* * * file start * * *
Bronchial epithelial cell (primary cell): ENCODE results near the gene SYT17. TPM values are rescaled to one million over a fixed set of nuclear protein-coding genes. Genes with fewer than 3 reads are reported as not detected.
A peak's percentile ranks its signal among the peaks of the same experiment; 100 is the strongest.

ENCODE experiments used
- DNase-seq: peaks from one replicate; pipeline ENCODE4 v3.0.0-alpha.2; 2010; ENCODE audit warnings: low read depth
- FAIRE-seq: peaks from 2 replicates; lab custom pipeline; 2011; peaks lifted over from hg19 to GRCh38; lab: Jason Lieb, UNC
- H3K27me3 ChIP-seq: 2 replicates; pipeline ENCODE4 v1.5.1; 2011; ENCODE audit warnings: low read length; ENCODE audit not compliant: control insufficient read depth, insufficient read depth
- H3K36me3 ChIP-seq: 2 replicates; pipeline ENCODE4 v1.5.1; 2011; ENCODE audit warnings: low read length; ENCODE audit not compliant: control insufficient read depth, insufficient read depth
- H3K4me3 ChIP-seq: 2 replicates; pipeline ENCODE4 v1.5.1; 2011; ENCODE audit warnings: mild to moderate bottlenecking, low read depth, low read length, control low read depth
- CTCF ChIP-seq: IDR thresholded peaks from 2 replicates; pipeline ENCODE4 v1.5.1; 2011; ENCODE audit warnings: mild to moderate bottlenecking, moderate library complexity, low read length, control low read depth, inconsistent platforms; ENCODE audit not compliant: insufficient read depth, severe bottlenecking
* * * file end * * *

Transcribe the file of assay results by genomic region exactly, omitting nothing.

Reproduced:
Bronchial epithelial cell (primary cell): ENCODE results near the gene SYT17. TPM values are rescaled to one million over a fixed set of nuclear protein-coding genes. Genes with fewer than 3 reads are reported as not detected.
A peak's percentile ranks its signal among the peaks of the same experiment; 100 is the strongest.

ENCODE experiments used
- DNase-seq: peaks from one replicate; pipeline ENCODE4 v3.0.0-alpha.2; 2010; ENCODE audit warnings: low read depth
- FAIRE-seq: peaks from 2 replicates; lab custom pipeline; 2011; peaks lifted over from hg19 to GRCh38; lab: Jason Lieb, UNC
- H3K27me3 ChIP-seq: 2 replicates; pipeline ENCODE4 v1.5.1; 2011; ENCODE audit warnings: low read length; ENCODE audit not compliant: control insufficient read depth, insufficient read depth
- H3K36me3 ChIP-seq: 2 replicates; pipeline ENCODE4 v1.5.1; 2011; ENCODE audit warnings: low read length; ENCODE audit not compliant: control insufficient read depth, insufficient read depth
- H3K4me3 ChIP-seq: 2 replicates; pipeline ENCODE4 v1.5.1; 2011; ENCODE audit warnings: mild to moderate bottlenecking, low read depth, low read length, control low read depth
- CTCF ChIP-seq: IDR thresholded peaks from 2 replicates; pipeline ENCODE4 v1.5.1; 2011; ENCODE audit warnings: mild to moderate bottlenecking, moderate library complexity, low read length, control low read depth, inconsistent platforms; ENCODE audit not compliant: insufficient read depth, severe bottlenecking